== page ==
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The virtual delivery brought together advocates and people who have been directly impacted by the high cost of prison-phone calls. Participants included Ulandis Forte, the grandson of phone-justice champion Mrs. Martha Wright-Reed, and prison phone-justice advocate Wandjell Reneice Browning, as well as staffers from the offices of Sen. Tammy Duckworth and Rep. Bobby Rush, both Democratic lawmakers from Illinois.

The high cost of prison-phone calls is a cruel and unnecessary barrier that prevents incarcerated people from accessing legal services and connecting with their loved ones.

The coronavirus pandemic has been incredibly dangerous for incarcerated people, who have limited access to basic hygiene products, largely inadequate health-care services and no way to socially distance. While advocates across the country are doing critical work to secure the release of incarcerated people, we must ensure that families can get and stay connected during and after the pandemic.

With in-person visitation suspended in most prisons, jails and detention centers, phone calls have largely become the only way for incarcerated people to stay connected with the outside world. But the cost of these calls is outrageous — a local 15-minute phone call can run as high as $25 in some facilities.

Many people struggled to afford these rates before the COVID-19 pandemic hit: 1 in 3 families went into debt while trying to stay in touch with loved ones who are incarcerated. But with unprecedented jobless rates spurred by the economic crisis, these costs have become even more unworkable for families across the country.

Incarcerated people, their loved ones and 2.7-million children with an incarcerated parent are now suffering in isolation. Meanwhile, the $1.2-billion prison-phone industry, which Securus and GTL dominate, continues to rake in profits, with some state and county prison systems taking a cut.

Free Press Action and our allies have been working for years to pass phone-justice rules or legislation that would set a lower cap on the high cost of prison-phone calls. In fact, former FCC Commissioner Mignon Clyburn spent her career fighting for this kind of relief, and even implemented a rule that would have capped the cost of local and in-state calls to and from jails, prisons and detention centers — only to have Trump’s FCC chairman, Ajit Pai, refuse to defend an important part of the rule after it was challenged in court by the prison-phone industry as soon as Pai stepped into power.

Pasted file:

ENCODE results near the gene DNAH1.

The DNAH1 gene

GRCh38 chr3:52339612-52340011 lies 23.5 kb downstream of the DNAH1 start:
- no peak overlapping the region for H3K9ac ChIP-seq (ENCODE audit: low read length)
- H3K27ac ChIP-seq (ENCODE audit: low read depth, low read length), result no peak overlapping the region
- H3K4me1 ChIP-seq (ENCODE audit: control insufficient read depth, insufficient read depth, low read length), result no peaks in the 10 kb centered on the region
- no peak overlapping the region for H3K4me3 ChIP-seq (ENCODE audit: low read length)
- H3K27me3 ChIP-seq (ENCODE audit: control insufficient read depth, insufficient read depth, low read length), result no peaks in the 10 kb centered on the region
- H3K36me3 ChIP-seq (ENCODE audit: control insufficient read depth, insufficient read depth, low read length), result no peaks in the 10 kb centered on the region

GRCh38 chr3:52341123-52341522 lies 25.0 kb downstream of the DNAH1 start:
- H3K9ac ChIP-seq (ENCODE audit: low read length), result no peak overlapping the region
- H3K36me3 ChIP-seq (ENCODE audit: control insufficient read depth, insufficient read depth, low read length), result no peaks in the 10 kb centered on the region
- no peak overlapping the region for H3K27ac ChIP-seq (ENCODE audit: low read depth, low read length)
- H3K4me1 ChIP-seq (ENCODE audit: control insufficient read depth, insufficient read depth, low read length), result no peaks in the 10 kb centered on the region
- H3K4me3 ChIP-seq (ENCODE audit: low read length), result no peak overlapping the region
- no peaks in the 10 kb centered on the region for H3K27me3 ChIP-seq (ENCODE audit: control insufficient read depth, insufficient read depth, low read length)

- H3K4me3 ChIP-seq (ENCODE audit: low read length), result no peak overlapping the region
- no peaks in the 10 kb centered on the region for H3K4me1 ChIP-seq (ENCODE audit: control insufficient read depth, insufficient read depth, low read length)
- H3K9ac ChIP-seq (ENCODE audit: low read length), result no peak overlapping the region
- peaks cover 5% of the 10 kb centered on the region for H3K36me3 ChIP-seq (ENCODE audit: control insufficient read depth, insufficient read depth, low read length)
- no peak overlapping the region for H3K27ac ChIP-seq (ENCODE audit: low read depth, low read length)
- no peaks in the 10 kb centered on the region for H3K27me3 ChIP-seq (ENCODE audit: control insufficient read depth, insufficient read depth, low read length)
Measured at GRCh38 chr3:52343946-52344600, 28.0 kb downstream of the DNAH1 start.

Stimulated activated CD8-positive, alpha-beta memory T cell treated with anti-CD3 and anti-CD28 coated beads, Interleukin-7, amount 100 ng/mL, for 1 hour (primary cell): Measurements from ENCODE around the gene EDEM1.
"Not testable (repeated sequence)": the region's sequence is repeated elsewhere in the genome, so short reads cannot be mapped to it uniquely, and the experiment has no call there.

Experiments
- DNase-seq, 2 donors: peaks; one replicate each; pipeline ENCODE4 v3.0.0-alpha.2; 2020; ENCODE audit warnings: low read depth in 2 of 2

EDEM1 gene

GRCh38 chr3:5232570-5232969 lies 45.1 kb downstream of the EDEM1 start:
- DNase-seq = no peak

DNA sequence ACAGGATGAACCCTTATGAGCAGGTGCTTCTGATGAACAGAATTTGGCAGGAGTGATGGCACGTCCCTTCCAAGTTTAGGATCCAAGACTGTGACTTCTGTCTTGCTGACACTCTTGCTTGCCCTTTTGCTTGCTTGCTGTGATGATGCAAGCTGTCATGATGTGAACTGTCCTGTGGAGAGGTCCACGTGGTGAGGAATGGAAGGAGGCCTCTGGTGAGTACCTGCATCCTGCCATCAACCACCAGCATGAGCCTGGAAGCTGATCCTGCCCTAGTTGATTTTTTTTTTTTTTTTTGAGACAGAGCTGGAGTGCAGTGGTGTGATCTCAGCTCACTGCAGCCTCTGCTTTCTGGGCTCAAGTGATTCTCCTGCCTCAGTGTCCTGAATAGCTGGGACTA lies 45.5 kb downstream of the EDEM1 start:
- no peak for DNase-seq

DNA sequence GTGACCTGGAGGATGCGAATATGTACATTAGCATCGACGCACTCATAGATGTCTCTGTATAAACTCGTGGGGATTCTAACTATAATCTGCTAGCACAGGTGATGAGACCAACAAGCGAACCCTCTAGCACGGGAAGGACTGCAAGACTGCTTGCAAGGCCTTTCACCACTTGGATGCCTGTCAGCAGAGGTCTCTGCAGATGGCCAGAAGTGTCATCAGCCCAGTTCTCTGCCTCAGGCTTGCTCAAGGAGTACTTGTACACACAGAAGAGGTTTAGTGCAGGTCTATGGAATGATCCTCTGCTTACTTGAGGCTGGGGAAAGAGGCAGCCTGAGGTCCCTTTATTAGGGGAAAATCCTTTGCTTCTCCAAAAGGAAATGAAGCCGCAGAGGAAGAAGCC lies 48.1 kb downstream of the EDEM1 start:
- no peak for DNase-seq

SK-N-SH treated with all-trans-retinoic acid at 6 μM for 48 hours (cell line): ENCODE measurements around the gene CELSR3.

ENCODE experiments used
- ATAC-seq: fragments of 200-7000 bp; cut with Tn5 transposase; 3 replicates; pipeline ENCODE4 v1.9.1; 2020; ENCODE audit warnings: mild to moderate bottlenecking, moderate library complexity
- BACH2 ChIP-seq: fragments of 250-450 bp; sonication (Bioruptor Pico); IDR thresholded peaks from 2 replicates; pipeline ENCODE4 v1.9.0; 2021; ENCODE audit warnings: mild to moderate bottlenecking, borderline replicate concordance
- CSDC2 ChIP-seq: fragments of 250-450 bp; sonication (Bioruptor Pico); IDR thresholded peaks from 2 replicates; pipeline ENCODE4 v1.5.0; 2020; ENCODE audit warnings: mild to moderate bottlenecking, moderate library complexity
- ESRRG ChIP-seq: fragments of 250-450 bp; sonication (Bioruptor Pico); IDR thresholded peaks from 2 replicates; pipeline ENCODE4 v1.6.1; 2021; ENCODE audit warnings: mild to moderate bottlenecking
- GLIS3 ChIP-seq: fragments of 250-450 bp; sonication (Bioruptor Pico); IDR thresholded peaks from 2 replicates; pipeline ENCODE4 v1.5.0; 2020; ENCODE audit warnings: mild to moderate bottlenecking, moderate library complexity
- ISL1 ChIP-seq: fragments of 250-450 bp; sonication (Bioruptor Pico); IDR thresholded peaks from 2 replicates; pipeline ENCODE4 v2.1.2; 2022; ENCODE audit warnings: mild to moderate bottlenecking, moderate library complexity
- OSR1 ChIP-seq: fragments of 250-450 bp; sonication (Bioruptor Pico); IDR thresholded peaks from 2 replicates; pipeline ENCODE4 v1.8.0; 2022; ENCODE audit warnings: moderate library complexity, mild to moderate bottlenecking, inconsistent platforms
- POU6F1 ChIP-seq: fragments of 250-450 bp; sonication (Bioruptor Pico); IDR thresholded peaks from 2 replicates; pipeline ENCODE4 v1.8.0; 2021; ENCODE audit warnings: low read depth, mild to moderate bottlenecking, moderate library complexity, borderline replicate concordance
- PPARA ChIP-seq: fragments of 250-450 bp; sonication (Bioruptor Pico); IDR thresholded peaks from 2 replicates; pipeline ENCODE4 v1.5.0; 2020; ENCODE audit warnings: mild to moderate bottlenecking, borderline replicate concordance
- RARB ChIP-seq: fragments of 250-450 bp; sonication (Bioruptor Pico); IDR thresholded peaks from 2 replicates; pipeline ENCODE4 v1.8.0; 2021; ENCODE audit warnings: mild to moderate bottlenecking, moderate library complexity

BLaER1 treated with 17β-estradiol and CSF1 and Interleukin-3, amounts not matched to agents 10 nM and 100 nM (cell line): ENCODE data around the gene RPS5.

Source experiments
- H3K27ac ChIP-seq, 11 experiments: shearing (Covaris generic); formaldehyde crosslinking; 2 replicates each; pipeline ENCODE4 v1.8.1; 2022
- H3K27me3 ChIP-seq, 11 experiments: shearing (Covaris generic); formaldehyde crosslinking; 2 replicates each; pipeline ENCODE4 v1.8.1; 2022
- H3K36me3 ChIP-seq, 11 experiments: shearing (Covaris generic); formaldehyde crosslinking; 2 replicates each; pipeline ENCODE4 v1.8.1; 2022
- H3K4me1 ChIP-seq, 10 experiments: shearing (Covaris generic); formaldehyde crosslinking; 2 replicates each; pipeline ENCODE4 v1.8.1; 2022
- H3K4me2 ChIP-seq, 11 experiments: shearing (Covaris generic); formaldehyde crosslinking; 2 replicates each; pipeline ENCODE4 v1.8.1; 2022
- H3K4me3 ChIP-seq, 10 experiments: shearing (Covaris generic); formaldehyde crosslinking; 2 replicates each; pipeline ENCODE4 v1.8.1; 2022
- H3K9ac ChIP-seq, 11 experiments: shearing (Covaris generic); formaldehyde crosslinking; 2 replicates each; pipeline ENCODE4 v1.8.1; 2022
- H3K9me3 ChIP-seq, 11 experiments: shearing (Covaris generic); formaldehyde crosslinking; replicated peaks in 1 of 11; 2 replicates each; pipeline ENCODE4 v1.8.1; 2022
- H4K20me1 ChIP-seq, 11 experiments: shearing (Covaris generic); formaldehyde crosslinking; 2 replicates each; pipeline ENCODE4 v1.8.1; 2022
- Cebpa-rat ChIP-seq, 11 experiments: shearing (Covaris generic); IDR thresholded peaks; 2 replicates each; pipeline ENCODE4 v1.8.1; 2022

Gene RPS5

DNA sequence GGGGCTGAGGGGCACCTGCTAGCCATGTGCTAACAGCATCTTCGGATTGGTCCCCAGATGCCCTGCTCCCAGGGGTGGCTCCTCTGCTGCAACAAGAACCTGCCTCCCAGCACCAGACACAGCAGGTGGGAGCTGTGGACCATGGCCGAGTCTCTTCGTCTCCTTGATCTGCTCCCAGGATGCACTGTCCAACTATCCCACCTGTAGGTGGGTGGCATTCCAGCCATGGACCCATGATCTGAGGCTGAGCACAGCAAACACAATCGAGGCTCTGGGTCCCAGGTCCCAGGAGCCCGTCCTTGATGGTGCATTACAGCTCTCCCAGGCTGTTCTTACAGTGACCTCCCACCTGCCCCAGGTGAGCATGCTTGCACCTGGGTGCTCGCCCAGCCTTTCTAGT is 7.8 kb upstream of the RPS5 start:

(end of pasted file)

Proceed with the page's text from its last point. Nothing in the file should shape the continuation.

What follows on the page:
Now, the best avenue for capping the cost of these calls is through Congress: In 2019, Sen. Tammy Duckworth introduced the Martha Wright-Reed Just and Reasonable Communications Act (S. 1764). Shortly after, Rep. Bobby Rush introduced a companion bill (H.R. 6389) in the House.

Both bills are named in honor of Martha Wright-Reed — a champion in the fight for prison-phone justice — and would immediately drive down rates to no more than 4 to 5 cents per minute, end kickbacks to correctional administrators on telecom contracts and restore the FCC’s authority to regulate all prison and jail phone-call rates. The legislation carries forward Mrs. Wright-Reed’s decades-long fight for affordable prison-phone rates: Phone calls were the only way she could stay in touch with the grandson she raised and loved.

Right now, Congress has a unique opportunity to adopt the Martha Wright-Reed bills as part of its next COVID-19 relief package. The HEROES Act, which the House passed in May, includes provisions of the phone-justice bills that Duckworth and Rush introduced. Unfortunately, it’s unclear when Congress will continue negotiations about the HEROES Act or another stimulus package.

But when the time comes, we will be calling on lawmakers to stand up for vulnerable communities and make prison-phone calls more affordable for families trying to stay connected.

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